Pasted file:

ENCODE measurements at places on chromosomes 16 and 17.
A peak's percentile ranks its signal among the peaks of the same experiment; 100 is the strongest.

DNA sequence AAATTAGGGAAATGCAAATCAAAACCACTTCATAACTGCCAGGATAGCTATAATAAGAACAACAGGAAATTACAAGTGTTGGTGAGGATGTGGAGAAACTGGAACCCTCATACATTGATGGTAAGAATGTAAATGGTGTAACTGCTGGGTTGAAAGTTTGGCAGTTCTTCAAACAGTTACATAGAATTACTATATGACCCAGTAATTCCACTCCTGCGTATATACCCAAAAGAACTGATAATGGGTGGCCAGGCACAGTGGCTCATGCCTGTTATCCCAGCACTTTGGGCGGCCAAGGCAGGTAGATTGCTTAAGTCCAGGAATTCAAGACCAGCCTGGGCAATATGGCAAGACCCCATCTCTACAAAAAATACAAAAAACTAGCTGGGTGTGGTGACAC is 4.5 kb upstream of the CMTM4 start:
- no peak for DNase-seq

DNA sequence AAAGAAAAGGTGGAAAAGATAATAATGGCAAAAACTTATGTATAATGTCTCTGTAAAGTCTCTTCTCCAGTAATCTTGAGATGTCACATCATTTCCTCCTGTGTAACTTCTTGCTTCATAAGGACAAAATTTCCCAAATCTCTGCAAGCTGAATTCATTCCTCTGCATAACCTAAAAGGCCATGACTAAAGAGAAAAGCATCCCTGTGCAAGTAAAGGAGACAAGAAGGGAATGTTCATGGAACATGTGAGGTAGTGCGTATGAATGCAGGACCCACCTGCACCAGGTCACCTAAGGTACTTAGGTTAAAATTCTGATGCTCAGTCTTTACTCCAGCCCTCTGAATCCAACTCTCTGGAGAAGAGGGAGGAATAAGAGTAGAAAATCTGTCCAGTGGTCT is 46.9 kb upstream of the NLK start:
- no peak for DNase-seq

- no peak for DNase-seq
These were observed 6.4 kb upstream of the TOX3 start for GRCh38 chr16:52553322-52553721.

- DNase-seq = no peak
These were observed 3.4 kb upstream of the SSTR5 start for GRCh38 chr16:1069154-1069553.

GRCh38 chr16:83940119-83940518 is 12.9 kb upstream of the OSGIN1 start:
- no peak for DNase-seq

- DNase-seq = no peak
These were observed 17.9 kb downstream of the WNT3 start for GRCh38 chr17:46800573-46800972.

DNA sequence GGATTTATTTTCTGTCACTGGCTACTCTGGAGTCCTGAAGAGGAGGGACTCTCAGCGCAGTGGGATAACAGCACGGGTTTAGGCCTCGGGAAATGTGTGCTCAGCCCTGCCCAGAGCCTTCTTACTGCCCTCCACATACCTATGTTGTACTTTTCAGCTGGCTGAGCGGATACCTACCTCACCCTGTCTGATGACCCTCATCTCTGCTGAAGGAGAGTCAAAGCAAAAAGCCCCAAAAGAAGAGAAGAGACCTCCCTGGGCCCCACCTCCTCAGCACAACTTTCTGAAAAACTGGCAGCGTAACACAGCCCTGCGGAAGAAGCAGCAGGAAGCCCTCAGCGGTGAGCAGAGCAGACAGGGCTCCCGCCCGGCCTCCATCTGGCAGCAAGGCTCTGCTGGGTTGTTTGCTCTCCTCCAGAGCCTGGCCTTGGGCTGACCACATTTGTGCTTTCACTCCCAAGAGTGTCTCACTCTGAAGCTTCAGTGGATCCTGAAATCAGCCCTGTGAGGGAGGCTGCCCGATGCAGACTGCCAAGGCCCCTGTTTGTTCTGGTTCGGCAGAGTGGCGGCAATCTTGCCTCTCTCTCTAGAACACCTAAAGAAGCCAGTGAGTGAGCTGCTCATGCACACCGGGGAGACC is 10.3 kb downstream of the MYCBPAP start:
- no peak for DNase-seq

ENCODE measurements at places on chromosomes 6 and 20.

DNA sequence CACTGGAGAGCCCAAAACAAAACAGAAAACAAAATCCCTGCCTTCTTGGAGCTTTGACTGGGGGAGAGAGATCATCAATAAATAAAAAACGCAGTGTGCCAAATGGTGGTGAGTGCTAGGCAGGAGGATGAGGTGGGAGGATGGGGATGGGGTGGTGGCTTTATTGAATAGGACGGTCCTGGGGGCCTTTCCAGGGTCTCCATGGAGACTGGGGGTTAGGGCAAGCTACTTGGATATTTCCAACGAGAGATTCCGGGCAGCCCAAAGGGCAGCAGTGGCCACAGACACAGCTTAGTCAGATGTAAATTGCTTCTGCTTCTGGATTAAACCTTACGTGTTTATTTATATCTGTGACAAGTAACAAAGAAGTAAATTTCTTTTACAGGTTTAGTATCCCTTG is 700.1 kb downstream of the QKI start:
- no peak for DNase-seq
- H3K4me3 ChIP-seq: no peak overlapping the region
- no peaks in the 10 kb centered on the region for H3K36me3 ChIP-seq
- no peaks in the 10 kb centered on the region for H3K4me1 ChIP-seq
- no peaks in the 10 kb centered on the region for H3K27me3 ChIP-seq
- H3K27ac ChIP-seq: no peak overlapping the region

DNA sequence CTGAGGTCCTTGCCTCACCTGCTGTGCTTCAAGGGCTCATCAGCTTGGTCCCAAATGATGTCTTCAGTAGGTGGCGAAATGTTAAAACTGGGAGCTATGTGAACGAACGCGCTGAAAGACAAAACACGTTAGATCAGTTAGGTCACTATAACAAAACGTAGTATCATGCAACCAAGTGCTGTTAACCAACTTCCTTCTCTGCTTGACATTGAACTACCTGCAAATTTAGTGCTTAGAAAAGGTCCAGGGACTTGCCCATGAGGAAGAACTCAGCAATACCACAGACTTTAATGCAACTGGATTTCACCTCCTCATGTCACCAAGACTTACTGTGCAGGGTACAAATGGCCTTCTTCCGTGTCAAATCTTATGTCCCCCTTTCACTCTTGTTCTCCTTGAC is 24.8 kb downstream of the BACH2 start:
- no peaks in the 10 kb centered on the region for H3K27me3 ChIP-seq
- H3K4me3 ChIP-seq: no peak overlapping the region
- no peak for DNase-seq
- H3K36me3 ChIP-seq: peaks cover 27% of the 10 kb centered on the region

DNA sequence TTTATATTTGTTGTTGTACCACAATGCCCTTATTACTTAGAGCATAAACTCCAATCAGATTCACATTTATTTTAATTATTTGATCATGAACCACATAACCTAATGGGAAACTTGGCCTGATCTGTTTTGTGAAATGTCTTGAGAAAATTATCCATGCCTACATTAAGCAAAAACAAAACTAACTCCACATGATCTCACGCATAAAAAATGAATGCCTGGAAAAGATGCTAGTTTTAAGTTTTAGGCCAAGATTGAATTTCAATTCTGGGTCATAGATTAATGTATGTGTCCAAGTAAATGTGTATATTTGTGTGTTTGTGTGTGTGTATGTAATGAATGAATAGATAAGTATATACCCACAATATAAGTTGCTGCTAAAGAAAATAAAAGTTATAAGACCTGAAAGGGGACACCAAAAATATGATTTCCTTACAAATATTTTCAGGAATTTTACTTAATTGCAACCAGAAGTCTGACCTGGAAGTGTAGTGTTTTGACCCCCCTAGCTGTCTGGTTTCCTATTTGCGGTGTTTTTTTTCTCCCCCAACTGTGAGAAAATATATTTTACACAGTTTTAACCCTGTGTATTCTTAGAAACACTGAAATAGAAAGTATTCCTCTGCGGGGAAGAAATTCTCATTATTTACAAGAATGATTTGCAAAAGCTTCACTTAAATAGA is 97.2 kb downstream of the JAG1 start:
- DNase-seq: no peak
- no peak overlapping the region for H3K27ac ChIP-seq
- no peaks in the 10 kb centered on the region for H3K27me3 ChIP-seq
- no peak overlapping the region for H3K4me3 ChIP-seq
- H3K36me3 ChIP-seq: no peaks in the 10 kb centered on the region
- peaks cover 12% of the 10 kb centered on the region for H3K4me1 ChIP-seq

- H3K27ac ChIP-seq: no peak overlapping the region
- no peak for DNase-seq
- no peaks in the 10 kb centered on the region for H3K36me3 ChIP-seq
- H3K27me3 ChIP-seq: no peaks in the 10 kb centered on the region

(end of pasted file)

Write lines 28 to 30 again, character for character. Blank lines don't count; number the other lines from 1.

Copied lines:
- no peak for DNase-seq
- H3K36me3 ChIP-seq: peaks cover 27% of the 10 kb centered on the region

DNA sequence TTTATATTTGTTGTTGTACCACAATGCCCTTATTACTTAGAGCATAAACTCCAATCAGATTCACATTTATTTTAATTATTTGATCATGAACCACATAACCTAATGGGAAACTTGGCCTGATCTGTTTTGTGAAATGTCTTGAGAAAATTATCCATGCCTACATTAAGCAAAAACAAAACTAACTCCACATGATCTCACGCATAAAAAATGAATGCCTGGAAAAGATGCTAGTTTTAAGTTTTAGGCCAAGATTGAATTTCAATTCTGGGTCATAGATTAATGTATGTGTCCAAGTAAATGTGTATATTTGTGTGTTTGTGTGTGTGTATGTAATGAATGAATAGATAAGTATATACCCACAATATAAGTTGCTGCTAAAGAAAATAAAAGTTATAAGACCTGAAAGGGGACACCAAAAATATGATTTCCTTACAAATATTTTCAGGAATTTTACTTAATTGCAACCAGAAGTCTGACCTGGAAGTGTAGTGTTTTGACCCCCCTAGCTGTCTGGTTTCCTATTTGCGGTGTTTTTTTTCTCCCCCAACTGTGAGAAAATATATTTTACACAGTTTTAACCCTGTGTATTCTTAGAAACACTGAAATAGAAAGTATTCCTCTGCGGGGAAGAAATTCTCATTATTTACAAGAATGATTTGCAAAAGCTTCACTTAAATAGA is 97.2 kb downstream of the JAG1 start: